Show that atheist the door
I had an encounter today that even now, hours later, it sticking with me. I stopped into one of the businesses in my town that I routinely frequent. I was having some special work done prior to the holiday and I got to meet their new employee (new at least since the last time I was in). To say that I am underwhelmed would be an understatement. Turns out, their new employee, while an avowed atheist, wants to join a Heathen kindred. He’s read the Eddas after all, can identify all the Norse motifs on my tattoos, and wants to (and yes, I’m quoting here) “get drunk with a bunch of guys.” Moreover, he feels the ethics of Heathenry are good to live by. Well, I suppose I can give him that last. Of course bring up the subject of Gods and devotion and he was adamant that he didn’t believe in Gods and just wanted to hang out with some [“non-racist”] dudes drinking and living the good life.
I’ve rarely wanted to bitch slap someone more (all apologies to John Halstead).
The work I was having done took some time, and I respect the owner of the shop tremendously. I suppose I had the option of leaving but I saw no reason to inconvenience myself due to the cretin. In retrospect, I wish I had. Not only was he uninterested in Heathenry as a religion, he was openly hostile to it. I flat out asked him, “This is a religion, if you’re an atheist, why do you want to come into someone’s religion?” and he had no good answer, save that he doesn’t see it as a religion. I suppose that’s all that matters: how he sees it, not what it is, not the Gods, not the tradition itself. No wonder I feel polluted (I had to listen to this guy spitting all over my Gods and my tradition. There were other things he said too that I’m simply not comfortable repeating).
I was never thrilled with atheists butting into our religious worlds, but I could still allow for it, provided they didn’t try to influence the tradition in their direction. Of course, that seems to be asking a lot from those who insist that they have a right (and oh they’re quite vocal about it being their right) to come into a Paganism or Polytheism. It’s never enough to come silently though (and if non-believers have a place in our traditions, it’s that: silent. It worked, after all, for the Pythagoreans. Our traditions aren’t for them.), inevitably there is the ongoing attempt to twist the tradition to match their paucity of belief. Inevitably. Were that not the endlessly observed case, I’d happily say the more the merrier.
Let me break this down very carefully. Those with no belief, respect, or veneration in the Gods come into our traditions. They contribute nothing to the furthering of our devotional practices, to the growth of the tradition as a religion (which our traditions are first and foremost) and yet feel entitled to take whatever they want, to enjoy our rituals, to leech off our community, to do whatever else it is that they want to do and then wonder why some of us object. Well, firstly, we object because it’s fucking theft. I might even go so far as to call it a type of mental colonization.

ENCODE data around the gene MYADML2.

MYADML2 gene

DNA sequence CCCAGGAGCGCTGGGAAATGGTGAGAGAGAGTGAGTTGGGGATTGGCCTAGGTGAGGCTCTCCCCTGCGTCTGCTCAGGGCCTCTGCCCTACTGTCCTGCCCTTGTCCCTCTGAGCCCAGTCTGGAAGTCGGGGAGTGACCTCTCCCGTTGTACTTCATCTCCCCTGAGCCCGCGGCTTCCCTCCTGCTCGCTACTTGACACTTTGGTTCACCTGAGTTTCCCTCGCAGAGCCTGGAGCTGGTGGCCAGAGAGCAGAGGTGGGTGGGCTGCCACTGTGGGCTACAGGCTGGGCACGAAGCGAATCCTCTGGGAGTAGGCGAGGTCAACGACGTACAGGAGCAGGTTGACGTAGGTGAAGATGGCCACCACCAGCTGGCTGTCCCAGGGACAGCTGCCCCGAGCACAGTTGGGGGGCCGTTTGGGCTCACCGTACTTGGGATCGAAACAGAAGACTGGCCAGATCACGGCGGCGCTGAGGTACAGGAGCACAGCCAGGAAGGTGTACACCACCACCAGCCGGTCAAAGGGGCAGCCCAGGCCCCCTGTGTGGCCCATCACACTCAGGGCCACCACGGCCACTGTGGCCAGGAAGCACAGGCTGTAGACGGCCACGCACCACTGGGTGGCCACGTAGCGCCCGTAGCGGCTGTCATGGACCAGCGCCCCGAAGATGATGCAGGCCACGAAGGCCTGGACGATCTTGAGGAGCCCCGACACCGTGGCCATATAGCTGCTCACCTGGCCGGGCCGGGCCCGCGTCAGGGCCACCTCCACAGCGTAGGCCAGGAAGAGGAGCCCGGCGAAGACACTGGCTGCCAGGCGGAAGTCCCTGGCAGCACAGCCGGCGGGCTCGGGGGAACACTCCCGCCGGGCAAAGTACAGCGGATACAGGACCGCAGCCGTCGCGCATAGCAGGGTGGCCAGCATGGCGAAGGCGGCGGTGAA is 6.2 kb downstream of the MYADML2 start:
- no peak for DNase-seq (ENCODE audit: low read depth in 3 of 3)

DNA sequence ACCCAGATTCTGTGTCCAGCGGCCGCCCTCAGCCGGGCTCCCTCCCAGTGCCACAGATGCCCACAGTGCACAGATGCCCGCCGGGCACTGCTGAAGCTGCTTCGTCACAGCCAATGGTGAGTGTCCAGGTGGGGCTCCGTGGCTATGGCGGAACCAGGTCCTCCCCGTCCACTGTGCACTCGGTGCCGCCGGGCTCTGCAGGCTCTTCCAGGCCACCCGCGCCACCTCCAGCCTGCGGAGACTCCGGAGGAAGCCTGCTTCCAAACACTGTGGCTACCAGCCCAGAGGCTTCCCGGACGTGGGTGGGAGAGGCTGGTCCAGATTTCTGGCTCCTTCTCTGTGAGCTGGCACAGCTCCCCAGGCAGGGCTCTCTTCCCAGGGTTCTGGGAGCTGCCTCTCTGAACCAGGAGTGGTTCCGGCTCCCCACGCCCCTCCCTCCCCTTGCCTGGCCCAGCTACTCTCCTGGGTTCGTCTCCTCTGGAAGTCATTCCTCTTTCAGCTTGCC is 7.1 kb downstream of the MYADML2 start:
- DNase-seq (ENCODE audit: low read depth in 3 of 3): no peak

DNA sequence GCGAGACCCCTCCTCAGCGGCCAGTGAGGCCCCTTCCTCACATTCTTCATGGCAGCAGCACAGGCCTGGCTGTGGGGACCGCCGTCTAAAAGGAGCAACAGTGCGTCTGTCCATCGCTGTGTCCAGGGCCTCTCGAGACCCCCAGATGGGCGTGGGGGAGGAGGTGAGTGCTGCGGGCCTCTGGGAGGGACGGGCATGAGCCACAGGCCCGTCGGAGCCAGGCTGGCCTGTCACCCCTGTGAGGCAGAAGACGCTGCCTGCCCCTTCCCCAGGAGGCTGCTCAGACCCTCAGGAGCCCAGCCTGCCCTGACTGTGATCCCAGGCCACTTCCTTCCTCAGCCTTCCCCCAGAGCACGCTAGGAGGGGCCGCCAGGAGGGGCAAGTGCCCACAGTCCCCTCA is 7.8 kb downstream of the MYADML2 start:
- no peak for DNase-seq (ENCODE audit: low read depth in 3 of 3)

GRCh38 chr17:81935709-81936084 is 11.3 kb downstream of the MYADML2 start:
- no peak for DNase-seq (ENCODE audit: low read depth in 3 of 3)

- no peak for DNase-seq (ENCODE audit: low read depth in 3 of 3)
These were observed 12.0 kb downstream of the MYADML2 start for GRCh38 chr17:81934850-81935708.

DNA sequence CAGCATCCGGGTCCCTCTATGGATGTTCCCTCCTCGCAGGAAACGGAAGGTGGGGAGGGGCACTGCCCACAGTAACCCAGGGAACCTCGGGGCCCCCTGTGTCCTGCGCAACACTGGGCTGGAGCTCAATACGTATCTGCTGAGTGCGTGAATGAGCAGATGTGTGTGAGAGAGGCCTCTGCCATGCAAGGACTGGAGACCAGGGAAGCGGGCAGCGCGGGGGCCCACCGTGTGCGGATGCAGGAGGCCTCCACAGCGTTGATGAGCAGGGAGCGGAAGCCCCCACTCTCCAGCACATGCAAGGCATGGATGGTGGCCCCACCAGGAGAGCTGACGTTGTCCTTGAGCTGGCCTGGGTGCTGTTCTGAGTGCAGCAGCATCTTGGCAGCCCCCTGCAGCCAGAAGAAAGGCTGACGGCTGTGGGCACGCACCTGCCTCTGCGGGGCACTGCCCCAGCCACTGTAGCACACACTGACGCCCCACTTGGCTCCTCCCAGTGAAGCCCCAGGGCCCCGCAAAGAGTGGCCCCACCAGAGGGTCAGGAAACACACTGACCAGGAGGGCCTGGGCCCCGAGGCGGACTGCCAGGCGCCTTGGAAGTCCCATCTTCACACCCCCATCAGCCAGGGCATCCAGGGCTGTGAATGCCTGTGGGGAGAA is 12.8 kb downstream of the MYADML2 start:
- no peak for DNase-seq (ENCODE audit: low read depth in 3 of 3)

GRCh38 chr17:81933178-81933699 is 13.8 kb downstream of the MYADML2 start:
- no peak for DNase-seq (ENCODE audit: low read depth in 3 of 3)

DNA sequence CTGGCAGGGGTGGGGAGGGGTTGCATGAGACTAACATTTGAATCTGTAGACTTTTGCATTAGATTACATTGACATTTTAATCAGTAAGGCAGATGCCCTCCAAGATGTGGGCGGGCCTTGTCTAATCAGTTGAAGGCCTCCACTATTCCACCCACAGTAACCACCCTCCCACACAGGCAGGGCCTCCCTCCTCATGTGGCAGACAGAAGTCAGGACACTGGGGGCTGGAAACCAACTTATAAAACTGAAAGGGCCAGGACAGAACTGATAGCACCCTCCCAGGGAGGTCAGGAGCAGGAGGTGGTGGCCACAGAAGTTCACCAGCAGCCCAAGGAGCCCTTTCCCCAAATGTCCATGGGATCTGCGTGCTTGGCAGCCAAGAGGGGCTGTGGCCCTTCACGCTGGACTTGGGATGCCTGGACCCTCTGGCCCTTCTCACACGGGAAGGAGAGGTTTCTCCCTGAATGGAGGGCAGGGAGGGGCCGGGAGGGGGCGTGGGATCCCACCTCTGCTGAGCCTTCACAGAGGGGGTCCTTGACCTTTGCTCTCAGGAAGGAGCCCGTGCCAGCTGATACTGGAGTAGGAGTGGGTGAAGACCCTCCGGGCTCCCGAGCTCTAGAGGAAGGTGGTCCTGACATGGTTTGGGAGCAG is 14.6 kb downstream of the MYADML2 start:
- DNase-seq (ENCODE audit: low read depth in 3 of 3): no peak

So maybe we ought to have a test of belief before allowing people to worship with us, to join our groups, to ally themselves with our kindreds–nothing difficult just this: do you believe in the Gods? Do you wish to learn to venerate Them as a Heathen? And if the answer is no, show those people the door and quickly. Our Gods and our traditions deserve better and it doesn’t matter what they can contribute to a drinking contest, Heathenry is about more than a good horn of mead.
Therein I suppose lies the problem: way too many Heathens would either happily agree with this dude, sharing the atheism, or see no long term problem with his presence. It’s the biggest issue within Heathenry today, in my opinion.
It’s really sad that these people, these atheist seekers have nowhere else to go, that speaks to a deficiency in our culture at large. It’s lack of initiation rites, of rituals, of ceremonies marking manhood, womanhood, and transitions in our culture. It’s a paucity, in fact, of a healthy culture. That loneliness and isolation inherent in modern existence is terribly sad, but it’s not a reason to water down the religion part of our traditions. (I could point out that without that part, we’re role-playing). I believe it’s time we got serious about restoration and part of that means not eliding the religion to make outsiders comfortable and so long as there is no belief in the Gods, they are – however moral, ethical, interesting, or nice they may be—outsiders to our traditions.
There are those who will argue that ancient polytheism always included a certain number of atheists. Maybe. But those polytheisms had not been attacked, destroyed, corrupted. Those polytheisms were not in their first and second generation of restoration. Those polytheisms existed in polytheistic cultures where the atheists knew better than to attack tradition. WE don’t have any of those luxuries.
It’s a violation of guest friendship when someone comes into our traditions dictating how things will be, demanding that we remove anything theistic. One does not come into someone else’s house demanding that everything be turned on its head to accommodate the intruder. If that happens, said “guest” is quickly shown the door. We need, I think, to have the same attitude toward those who barge into our religion under false pretenses, demanding that the theism take a second place to the beer.